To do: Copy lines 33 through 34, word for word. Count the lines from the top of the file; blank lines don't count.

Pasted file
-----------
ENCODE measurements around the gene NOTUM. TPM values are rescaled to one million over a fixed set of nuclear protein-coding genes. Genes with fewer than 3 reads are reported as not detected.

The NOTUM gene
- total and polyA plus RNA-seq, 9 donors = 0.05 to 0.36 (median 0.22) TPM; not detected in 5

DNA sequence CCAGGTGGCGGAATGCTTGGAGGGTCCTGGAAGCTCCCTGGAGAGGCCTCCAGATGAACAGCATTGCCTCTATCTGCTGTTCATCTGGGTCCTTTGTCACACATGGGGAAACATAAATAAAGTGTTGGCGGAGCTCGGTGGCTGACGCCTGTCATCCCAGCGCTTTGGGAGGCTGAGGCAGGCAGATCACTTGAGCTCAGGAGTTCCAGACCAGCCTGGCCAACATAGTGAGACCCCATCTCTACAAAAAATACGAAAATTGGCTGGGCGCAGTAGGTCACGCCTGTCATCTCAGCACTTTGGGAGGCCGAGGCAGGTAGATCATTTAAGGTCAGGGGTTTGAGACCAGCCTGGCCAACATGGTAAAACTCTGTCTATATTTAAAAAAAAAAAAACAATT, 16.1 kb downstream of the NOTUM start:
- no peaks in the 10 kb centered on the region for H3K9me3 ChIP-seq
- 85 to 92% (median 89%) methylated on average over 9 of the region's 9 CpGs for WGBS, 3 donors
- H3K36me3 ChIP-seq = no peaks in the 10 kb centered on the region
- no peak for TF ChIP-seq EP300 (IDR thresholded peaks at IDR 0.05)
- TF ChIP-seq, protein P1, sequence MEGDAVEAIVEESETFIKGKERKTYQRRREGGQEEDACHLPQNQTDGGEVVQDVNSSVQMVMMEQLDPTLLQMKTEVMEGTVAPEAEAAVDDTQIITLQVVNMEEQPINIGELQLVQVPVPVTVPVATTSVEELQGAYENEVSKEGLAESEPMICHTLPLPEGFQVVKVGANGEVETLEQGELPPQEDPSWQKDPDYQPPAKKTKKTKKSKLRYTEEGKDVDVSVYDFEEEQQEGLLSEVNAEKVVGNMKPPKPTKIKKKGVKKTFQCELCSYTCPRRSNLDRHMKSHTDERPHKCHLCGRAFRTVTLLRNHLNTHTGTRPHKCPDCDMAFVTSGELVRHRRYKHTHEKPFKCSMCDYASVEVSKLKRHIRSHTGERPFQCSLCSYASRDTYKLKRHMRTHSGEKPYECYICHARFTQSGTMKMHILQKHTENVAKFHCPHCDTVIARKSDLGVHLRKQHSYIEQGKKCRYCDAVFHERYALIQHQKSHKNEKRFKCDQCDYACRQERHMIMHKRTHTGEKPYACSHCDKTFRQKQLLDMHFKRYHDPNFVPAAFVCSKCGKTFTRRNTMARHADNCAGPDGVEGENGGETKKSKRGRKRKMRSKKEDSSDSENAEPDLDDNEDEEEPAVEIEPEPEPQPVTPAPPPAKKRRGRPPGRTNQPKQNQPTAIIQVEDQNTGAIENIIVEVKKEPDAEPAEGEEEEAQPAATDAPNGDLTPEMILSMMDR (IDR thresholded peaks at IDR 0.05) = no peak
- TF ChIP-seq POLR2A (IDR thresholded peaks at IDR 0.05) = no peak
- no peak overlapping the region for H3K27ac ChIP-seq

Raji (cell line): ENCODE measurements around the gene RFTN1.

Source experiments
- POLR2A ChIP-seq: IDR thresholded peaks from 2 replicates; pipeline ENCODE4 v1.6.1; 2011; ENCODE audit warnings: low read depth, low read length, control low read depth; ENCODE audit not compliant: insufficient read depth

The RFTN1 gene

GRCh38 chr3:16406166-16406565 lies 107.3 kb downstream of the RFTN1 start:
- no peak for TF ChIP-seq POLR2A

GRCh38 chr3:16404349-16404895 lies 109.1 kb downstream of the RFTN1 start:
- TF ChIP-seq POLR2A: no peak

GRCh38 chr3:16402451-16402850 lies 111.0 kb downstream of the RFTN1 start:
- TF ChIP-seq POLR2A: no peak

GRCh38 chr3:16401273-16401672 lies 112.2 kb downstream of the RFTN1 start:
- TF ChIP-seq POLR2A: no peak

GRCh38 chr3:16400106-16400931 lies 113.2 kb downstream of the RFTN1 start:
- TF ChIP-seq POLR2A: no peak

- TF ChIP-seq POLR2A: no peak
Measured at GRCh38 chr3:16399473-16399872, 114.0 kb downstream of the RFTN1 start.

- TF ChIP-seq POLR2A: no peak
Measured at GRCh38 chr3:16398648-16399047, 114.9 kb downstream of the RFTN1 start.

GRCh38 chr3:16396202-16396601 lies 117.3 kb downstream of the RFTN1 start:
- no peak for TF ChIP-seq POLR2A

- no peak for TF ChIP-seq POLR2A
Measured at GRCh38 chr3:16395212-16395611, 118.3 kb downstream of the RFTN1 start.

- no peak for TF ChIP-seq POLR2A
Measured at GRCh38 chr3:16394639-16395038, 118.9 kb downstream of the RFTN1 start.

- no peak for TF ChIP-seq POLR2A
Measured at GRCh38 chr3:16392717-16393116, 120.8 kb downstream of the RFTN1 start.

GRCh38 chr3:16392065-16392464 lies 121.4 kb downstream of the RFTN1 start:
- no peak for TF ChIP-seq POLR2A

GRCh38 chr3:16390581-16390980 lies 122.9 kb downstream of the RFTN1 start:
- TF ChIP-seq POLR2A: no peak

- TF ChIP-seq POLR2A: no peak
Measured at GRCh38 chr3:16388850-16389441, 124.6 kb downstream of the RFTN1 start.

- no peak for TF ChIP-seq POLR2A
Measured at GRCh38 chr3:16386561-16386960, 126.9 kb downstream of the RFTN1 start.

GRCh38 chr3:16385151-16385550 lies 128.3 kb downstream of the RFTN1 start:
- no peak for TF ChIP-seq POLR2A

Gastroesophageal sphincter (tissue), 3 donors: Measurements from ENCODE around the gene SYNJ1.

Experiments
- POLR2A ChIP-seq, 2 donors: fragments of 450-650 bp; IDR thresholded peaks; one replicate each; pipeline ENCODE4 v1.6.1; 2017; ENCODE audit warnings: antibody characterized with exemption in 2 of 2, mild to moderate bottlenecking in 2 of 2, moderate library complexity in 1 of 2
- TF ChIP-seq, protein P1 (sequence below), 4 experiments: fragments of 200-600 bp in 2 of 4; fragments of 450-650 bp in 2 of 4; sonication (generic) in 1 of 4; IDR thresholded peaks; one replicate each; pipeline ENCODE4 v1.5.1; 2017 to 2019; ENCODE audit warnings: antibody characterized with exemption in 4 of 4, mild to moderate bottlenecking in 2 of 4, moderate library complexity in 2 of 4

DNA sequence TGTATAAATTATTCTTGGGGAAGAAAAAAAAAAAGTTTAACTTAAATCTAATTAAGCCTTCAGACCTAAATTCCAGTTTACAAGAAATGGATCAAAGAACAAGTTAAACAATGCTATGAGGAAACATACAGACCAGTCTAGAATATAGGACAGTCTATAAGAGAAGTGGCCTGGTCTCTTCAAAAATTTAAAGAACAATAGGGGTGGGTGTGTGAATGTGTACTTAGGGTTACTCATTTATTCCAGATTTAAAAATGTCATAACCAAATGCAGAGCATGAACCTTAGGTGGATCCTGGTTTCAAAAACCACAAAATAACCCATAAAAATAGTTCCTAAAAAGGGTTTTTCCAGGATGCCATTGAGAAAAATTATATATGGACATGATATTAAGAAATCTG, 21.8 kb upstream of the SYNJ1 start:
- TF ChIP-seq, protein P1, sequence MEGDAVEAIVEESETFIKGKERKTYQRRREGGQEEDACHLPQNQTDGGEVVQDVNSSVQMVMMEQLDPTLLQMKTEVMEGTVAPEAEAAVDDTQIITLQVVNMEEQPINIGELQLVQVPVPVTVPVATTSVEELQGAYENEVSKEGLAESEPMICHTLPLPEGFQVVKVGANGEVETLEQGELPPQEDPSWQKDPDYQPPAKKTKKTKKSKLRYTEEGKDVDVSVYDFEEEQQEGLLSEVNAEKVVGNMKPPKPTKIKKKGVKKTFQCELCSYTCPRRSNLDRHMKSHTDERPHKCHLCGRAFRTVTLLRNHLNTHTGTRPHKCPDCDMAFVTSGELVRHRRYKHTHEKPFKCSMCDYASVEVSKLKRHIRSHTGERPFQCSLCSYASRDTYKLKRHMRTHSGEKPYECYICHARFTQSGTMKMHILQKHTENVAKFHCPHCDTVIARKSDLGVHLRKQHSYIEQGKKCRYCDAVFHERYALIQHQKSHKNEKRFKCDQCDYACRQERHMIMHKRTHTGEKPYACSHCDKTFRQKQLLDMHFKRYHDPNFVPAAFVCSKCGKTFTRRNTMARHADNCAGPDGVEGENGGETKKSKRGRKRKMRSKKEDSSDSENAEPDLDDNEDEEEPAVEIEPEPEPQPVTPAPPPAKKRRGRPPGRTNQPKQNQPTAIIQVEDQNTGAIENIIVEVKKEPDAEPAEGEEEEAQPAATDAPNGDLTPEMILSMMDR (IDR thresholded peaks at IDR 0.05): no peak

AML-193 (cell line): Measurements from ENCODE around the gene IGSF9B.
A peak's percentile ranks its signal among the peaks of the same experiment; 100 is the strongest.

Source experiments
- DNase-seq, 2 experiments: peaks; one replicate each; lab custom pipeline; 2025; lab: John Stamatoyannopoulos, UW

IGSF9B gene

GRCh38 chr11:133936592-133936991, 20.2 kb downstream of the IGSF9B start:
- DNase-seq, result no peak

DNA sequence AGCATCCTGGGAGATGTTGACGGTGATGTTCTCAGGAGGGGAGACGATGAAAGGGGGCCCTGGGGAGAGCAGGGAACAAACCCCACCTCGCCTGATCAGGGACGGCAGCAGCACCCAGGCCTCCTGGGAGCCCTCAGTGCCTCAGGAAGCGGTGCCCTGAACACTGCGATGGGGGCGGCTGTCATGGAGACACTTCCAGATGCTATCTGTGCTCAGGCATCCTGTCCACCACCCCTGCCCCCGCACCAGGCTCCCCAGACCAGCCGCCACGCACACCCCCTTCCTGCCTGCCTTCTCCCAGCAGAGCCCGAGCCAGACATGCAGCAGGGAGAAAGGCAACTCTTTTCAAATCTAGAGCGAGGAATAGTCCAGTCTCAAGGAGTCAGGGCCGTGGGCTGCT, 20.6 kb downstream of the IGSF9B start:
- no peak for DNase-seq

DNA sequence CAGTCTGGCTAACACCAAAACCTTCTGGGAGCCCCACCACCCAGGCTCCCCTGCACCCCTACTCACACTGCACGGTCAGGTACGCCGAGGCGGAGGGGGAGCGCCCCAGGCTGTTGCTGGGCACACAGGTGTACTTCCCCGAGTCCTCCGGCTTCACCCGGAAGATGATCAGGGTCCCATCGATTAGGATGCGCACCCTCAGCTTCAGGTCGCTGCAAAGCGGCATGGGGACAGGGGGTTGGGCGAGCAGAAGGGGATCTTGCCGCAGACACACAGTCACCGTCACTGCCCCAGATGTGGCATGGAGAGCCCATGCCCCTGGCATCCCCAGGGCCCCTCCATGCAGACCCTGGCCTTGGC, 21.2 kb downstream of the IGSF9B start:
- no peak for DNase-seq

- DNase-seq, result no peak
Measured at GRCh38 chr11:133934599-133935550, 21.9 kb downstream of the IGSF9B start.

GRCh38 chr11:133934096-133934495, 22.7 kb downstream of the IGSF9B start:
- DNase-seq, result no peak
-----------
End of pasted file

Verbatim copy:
Measured at GRCh38 chr3:16395212-16395611, 118.3 kb downstream of the RFTN1 start.

- no peak for TF ChIP-seq POLR2A